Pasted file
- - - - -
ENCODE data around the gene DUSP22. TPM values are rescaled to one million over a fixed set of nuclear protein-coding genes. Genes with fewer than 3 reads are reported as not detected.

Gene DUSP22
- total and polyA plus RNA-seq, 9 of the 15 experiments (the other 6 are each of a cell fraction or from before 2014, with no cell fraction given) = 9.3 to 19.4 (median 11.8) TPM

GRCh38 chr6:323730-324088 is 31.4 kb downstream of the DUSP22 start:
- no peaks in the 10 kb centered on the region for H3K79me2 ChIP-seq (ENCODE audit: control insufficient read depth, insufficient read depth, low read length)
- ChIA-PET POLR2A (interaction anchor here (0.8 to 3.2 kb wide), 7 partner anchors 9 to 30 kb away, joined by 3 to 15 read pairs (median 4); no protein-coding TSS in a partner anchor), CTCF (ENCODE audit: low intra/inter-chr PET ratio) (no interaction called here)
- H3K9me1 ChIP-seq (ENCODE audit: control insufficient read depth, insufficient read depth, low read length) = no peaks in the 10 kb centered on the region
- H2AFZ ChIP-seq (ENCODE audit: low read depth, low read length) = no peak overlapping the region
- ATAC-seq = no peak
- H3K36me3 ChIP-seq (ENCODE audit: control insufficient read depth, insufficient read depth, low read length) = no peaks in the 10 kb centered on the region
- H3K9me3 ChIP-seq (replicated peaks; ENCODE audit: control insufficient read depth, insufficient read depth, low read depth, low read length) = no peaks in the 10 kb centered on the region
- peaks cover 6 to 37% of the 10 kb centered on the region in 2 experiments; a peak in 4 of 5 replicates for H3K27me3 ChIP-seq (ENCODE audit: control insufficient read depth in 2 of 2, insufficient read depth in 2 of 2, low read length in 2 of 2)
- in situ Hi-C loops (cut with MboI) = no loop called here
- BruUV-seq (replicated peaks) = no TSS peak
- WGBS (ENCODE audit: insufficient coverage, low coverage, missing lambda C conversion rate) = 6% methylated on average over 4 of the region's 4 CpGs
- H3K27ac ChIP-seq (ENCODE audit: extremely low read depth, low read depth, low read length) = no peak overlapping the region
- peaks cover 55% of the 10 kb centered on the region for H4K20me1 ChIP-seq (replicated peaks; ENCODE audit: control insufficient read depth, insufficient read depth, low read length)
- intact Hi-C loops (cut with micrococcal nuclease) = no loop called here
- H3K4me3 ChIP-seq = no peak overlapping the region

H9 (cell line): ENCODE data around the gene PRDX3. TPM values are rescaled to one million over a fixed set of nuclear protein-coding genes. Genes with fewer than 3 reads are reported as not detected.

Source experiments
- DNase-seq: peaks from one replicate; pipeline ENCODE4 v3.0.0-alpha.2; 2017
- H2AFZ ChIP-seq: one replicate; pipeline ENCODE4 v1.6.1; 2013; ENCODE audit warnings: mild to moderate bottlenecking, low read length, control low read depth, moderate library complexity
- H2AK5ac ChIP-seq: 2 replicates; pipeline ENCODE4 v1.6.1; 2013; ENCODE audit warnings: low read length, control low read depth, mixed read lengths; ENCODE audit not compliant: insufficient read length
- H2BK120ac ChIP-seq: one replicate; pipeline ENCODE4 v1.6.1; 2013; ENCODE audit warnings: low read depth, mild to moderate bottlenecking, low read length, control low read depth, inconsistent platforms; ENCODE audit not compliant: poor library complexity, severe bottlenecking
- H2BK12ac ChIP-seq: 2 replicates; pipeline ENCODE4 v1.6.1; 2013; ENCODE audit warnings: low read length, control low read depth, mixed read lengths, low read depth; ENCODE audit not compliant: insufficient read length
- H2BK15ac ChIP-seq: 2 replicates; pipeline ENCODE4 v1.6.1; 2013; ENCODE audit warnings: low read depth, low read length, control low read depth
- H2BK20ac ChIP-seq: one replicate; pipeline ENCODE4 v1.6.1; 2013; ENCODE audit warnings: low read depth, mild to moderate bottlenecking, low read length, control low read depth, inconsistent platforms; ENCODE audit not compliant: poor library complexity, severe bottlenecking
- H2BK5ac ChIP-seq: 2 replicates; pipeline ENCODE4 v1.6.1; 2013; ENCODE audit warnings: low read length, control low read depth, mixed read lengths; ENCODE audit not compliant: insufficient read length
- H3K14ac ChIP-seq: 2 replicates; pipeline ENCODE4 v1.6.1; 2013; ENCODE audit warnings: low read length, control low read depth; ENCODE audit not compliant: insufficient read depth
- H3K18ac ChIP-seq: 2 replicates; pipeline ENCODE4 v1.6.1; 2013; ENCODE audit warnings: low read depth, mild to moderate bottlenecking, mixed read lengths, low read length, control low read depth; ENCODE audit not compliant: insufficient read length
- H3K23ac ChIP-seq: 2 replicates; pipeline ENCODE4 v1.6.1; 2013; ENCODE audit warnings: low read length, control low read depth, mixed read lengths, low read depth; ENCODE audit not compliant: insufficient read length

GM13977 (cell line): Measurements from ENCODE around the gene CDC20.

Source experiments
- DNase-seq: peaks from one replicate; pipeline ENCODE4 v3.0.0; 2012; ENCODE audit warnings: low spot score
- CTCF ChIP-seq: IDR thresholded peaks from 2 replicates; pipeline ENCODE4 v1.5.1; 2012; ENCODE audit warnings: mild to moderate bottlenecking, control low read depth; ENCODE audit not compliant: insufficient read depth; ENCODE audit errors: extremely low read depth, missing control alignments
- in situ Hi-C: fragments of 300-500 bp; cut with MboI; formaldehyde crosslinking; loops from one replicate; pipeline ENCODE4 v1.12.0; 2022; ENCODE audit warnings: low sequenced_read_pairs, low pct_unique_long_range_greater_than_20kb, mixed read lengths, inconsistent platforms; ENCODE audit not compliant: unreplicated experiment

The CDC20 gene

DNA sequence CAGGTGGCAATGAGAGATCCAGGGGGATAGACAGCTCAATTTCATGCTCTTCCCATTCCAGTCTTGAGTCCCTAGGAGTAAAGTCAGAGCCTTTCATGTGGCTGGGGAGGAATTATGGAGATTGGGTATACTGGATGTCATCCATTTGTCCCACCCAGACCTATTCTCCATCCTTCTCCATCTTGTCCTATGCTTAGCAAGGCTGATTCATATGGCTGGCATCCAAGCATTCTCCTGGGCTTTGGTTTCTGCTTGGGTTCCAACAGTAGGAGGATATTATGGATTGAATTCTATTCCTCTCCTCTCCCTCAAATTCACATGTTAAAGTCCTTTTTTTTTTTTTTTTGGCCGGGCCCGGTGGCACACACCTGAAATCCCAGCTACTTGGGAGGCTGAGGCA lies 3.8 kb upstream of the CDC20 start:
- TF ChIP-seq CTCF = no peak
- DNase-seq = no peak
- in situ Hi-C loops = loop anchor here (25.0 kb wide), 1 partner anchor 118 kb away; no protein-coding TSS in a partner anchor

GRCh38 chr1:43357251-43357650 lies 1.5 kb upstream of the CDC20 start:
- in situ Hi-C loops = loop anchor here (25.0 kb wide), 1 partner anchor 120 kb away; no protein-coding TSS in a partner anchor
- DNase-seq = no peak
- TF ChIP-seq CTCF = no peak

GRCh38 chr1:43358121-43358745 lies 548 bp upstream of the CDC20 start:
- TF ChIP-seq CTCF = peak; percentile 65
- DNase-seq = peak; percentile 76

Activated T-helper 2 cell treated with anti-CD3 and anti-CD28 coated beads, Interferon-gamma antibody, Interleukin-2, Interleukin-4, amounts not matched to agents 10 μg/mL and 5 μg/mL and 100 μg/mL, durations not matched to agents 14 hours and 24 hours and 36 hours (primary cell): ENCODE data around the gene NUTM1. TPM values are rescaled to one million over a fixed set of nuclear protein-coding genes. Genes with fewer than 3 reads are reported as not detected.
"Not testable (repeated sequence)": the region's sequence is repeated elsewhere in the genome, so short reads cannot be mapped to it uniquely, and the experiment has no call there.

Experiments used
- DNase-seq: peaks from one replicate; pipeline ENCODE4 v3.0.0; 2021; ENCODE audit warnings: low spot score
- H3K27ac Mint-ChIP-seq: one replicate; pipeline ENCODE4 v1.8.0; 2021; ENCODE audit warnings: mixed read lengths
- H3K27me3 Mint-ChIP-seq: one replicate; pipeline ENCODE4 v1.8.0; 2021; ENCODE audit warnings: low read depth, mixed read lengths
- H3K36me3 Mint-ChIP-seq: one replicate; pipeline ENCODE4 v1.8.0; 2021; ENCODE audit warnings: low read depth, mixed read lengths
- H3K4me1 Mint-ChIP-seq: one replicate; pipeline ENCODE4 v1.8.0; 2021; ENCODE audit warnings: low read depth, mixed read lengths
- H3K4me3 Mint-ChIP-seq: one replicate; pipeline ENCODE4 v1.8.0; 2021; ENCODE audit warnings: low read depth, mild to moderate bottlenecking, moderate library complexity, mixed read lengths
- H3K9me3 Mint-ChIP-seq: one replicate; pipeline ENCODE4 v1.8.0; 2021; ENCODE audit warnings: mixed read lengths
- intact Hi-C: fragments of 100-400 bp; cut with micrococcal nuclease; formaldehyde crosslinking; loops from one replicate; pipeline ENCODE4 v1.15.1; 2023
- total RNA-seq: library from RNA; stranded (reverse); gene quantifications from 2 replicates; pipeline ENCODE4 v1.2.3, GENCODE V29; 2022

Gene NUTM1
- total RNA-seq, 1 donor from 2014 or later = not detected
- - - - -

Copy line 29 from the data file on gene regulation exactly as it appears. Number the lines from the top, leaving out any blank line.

- H2BK5ac ChIP-seq: 2 replicates; pipeline ENCODE4 v1.6.1; 2013; ENCODE audit warnings: low read length, control low read depth, mixed read lengths; ENCODE audit not compliant: insufficient read length